57. Telegram From the Embassy in Czechoslovakia to the Department of State1

1667. Subject: After the fall.

For first time in history, a Communist regime has purged top leader by bringing popular pressure to bear on him. The occasion warrants reflection on what this means for Czechoslovakia and for US interests.
While Novotny’s fall was necessary to progressive coalition’s objectives as well as symbolically important, it by no means solves coalition’s problems. As coalition attempts cope with selection new President, weeding out remaining Novotnyites, and working out and trying implement action program, it faces two principal sources of friction:
Members of the coalition—e.g., Kolders and Cerniks—who are getting or may get cold feet about unbridled democratization and who might join forces with those conservatives who manage to save their positions;
Possibility that democratization will run out of control, leading to dangerous demands (e.g., for neutrality or takeover by non-Communists) by significant organizations, embarrassing mass demonstrations, or violence.
To take latter difficulty first, one obvious factor is that Czechs are not Poles or Hungarians. Neither history nor popular attitudes thus far in crisis suggest that Czechs as a nation will lose their heads. Small minority may stridently urge extreme ideas, but majority would probably remain passive, and if coalition (it may still be too early to call it a regime) is able to continue to give vocal minority chance to blow off steam seems unlikely that trouble would arise on that score. Students have been significant plus on progressive side and may become even more politically active, but their restraint thus far (especially in Prague) has been noteworthy and it seems unlikely they would deliberately endanger regime they felt was working in right direction. Slovaks are historically less averse to taking risks but will probably be occupied with discussions of federalism at least in immediate future.
More immediate prospect of resistance is from proponents of caution and conservatism working within framework of victorious coalition. Cernik has suggested that adoption of action program should bring discussion to an end; if new [garble] tries to do so it will alienate its [Page 189] more progressive supporters and possibly open way for new political crisis. In any case coalition will be highly vulnerable to dissension in its ranks when it begins dealing with specific issues. For example there are signs that trade unions may come to life and if so they will certainly cast critical eye on some aspects of economic reform; probable desire of economic reformers to sit firmly on trade unions in such case could put them at odds with political reformers who may welcome trade unions as independent force. Czech-Slovak problems are obviously another fertile field for manipulations to break up the coalition.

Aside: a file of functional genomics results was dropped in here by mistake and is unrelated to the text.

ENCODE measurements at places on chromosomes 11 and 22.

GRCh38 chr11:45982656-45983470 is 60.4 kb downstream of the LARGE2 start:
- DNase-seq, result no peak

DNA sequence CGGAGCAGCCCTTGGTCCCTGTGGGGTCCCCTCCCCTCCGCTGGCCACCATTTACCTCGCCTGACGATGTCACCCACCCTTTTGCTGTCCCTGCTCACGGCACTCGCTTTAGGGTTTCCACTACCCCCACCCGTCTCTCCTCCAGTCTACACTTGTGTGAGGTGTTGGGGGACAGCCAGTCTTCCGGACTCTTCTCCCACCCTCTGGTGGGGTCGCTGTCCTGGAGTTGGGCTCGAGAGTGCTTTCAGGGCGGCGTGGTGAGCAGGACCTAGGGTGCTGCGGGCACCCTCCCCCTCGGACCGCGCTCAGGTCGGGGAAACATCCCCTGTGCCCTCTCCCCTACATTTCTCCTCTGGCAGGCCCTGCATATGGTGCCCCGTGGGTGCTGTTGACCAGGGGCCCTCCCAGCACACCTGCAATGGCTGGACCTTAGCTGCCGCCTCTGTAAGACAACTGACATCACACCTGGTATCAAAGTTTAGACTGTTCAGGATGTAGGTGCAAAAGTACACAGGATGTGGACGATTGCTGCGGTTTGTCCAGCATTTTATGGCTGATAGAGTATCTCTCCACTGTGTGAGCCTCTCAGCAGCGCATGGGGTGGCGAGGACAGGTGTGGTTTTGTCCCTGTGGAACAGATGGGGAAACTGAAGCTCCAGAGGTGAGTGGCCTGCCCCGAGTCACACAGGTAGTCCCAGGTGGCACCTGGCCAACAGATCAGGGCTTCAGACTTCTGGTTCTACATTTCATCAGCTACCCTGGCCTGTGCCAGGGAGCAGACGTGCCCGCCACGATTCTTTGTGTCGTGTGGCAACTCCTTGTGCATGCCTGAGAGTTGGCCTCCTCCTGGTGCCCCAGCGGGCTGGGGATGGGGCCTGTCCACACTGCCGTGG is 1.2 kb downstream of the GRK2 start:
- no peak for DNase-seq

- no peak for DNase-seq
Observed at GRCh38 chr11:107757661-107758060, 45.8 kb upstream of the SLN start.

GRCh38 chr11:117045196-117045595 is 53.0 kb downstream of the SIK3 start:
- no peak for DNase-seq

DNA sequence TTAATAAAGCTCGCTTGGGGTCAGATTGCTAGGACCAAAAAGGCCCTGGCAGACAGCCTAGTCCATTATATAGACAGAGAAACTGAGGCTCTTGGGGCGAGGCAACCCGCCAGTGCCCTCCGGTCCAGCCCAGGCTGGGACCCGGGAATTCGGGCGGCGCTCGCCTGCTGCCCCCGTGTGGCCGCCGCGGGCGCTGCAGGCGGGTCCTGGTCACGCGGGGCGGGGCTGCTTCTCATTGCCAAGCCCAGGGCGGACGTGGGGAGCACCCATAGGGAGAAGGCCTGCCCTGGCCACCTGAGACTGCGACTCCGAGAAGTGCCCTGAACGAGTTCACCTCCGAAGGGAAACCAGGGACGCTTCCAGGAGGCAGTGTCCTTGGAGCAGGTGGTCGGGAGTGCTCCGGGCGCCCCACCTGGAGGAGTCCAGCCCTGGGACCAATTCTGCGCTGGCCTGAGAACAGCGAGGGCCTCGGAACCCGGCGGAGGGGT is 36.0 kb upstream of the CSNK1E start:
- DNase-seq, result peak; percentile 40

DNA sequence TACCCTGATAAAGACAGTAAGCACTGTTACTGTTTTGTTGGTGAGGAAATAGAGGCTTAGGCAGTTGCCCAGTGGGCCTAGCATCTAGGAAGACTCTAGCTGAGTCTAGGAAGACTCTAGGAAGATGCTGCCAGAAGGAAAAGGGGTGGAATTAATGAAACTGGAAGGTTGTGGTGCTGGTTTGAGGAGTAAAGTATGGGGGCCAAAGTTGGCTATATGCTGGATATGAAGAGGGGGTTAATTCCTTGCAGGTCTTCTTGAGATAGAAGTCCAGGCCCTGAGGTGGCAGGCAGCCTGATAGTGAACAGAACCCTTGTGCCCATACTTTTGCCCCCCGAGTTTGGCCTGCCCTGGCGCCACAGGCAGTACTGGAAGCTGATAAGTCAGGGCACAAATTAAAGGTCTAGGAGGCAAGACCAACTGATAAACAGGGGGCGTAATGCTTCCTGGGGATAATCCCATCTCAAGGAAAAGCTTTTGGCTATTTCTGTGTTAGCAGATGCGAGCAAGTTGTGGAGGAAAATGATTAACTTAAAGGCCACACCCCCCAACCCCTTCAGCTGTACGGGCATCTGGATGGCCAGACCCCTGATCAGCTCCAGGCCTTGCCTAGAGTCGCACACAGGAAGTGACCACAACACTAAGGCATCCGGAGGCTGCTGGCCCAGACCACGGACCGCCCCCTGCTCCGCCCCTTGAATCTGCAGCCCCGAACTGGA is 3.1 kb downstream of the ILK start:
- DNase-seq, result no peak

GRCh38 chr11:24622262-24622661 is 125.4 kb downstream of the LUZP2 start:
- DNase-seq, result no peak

Obvious question mark is Moscow’s attitude. Embassy Moscow is in better position to judge but as of today following Dubcek’s return from Dresden2 certain Czechs are giving some colleagues, especially the British, the impression they have turned the corner with the Soviets insofar as concerns present reliability and intent. Still in question is the effect of compounded events in Czechoslovakia and Poland, enlivened by memories of 1956, and probably plied by hysterical East Germans. The Soviets of course have powerful economic (to say nothing of military) levers at their fingertips, but will they attempt to use them in a drastic way? Or, more to the point, will Czechoslovakia give cause to use them? It can be hoped that lessons were learned on all sides from 1956, and it can be expected that Prague will do its utmost to avoid any high risk foreign policy moves. What cannot be predicted is ultimate scope of domestic democratization and Soviet reaction thereto.
The reawakening of political life which we are witnessing will not easily be stopped. In fact, leaders of coalition apparently do not expect that genie of open public discussion which they let loose to bring Novotny down will now meekly return to its bottle; they seem prepared to live with their genie and to use it as instrument for working out solutions to overwhelming problems which face their country. We still remain skeptical that genuine democracy can successfully be restored in Czechoslovakia behind Communist facade. But without yielding to apocalyptic prophecy, it is obvious that consequences of even partial success would reach far beyond the borders of this small country.
Trend here is obviously in US interest and Embassy believes we should ponder what can be done to encourage it. Embassy will offer suggestions in later tel.3
  1. Source: Department of State, Central Files, POL 15 CZECH. Confidential. Repeated to Belgrade, Bonn, Bucharest, Budapest, London, Moscow, Paris, Sofia, Vienna, Warsaw, Munich, and Berlin.
  2. He was attending a March 23 meeting of Communist Party leaders.
  3. The Embassy forwarded its suggestions regarding a U.S. low profile in response to changes in Czechoslovakia in telegram 1693 from Prague, March 29. (Department of State, Central Files, POL 15 CZECH)